Thanks to Microsoft Test Manager, testing teams have a complete tool to manage every part of testing, but since it is a new tool we need to understand how to use at its best, so I’ll try to explain a typical cycle of a test-bug-fix-test with MTM.
Everything starts with the definition of a Test Case in a Test suite, in this example I want to verify what happens when the user insert some specific quantity in the Chart page of TailSpin toys.
Figure 1: Definition of a test
In this test I’m requesting the tester to: add an item to the chart, change the quantity to @NewQuantity value, and finally verify that the system update the charts showing the value: @ExpectedQuantity. Thanks to parameters, testers can specify more set of data to use in the test to verify boundary values etc etc. In this specific situation the stakeholder requests that a non numeric or negative value should not update the value of the chart, while a quantity of zero should change the quantity to zero, leaving the object in the chart.
A tester now executes the test, the first time he enables the recording asking MTM to record all his actions. This is useful because the recording can be used to do a fast forward during test execution, actually reducing time needed to execute the test.
In the video I show how the tester can use existing action recording to speedup test execution, the tester find an error, creates a bug, and now it is time for developer to fix it.
The developer begins working with the bug and he need first of all to be able to reproduce the bug before starting to understand how to fix it. Thanks to the recording of test execution, he can create a new CodedUI test based on MTM recording just choosing use Existing action recording to create the CUIT; Visual Studio now opens a form to select the Test Case that contains the action recording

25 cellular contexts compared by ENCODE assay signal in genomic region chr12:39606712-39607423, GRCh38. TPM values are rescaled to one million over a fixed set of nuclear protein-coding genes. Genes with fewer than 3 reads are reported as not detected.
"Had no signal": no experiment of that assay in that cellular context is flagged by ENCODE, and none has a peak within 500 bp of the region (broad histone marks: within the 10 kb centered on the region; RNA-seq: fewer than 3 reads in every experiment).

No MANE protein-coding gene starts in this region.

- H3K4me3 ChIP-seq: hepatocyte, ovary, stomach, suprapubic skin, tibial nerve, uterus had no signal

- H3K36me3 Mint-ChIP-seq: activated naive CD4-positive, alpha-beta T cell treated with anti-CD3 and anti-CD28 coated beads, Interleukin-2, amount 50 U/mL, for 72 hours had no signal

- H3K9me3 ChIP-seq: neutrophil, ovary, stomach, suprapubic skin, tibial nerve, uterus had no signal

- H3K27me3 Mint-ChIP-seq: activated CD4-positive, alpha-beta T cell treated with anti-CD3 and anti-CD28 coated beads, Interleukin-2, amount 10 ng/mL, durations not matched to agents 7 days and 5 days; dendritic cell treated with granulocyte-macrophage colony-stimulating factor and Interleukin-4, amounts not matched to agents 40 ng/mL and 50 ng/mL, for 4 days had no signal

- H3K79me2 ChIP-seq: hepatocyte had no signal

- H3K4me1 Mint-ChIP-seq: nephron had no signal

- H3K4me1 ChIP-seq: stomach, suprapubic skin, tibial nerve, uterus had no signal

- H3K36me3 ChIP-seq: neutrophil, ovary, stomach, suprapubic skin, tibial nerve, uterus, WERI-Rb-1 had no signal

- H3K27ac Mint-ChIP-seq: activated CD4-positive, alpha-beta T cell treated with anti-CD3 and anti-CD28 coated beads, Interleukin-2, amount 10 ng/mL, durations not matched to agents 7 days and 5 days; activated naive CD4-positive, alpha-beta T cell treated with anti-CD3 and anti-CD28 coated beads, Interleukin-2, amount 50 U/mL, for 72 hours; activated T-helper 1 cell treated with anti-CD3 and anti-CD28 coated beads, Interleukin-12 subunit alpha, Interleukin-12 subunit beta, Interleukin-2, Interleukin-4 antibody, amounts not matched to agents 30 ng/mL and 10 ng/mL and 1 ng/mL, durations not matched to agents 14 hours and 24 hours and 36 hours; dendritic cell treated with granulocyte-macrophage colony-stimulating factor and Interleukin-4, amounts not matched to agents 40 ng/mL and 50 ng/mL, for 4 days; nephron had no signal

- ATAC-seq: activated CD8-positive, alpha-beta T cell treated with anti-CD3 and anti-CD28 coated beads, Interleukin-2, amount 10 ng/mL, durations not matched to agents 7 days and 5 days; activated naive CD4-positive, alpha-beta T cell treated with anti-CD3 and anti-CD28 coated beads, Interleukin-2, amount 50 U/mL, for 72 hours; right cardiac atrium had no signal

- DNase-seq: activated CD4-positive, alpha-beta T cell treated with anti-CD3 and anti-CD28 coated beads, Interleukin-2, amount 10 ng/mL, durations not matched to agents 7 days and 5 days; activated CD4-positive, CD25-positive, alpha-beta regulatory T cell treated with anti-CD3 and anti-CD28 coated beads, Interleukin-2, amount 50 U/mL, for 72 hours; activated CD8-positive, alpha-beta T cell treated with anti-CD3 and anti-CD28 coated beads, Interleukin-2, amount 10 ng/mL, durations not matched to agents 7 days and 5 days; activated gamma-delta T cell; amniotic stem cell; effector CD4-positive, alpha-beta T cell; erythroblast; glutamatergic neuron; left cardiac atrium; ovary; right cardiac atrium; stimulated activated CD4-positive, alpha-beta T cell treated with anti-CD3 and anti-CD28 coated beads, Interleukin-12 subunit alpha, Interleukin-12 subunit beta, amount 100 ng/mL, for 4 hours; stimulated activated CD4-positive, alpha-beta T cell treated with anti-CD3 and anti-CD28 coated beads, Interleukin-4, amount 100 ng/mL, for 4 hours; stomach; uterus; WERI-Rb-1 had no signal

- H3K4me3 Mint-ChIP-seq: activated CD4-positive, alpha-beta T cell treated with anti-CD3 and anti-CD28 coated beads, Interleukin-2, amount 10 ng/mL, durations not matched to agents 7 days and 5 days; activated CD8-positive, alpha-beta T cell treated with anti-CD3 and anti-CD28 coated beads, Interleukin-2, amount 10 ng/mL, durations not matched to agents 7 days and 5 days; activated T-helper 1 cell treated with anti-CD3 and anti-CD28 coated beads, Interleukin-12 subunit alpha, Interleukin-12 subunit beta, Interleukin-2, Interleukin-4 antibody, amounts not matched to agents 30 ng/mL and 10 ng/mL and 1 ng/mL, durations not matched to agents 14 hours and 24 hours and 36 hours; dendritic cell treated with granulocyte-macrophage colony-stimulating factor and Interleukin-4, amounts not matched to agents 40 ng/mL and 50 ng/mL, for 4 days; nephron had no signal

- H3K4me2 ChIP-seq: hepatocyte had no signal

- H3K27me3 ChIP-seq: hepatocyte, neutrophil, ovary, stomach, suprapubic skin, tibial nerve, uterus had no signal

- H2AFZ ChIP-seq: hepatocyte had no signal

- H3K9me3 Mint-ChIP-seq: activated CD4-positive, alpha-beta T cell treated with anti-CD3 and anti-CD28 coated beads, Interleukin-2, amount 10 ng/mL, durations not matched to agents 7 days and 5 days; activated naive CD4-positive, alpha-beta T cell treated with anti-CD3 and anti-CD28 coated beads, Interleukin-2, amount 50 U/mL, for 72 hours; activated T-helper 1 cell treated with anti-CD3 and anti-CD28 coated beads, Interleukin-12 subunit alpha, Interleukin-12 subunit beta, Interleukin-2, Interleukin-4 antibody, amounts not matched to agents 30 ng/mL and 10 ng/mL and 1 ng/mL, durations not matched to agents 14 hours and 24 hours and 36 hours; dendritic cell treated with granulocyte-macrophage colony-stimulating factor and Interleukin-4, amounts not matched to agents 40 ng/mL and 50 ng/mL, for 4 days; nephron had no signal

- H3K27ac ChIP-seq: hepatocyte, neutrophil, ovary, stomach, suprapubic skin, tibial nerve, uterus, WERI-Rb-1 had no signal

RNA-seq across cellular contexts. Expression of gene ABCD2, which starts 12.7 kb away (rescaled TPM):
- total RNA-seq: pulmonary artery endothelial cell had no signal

Figure 2: Choose the Test Case that contains the action recording to import in the CodedUI test
Since the developer knows that the bug was related to a failure of the Test Case 45, he can import related test execution recording, obtaining this CUIT.
The most interesting part is the DataSource attributes that makes the test connect to TFS and grab all parameters value directly from the test case definition. Since the CUIT is generated from an action recording it has no assertions, but the developer knows that, since verification steps requires the user to only check a value in the textbox, he can write a CodedUI test assertion to fully automate the test.
First of all the dev executes manually all the steps of the test, until he reach the chart page. Now he can edit the UIMap, just Right Click on the UIMap.uitest file and chooseEdit Wit Coded UI Test Builder
Figure 3: Editing the UIMap
Now it is really easy to create an assertion. As you can see in Figure 4 you can simply drag and drop the Crosshair to the quantity textbox control, CUIT Builder shows all properties of the control, now find and select the Text property and press the Add Assertion button to create an assertion.
Figure 4: Adding an assertion thanks to Coded UI Test Builder.
Now that the assertion is added, since this is the only condition we want to assert, we can: press the Generate Code, give a name to the assertion and press the button Add and Generate, as visible in Figure 5.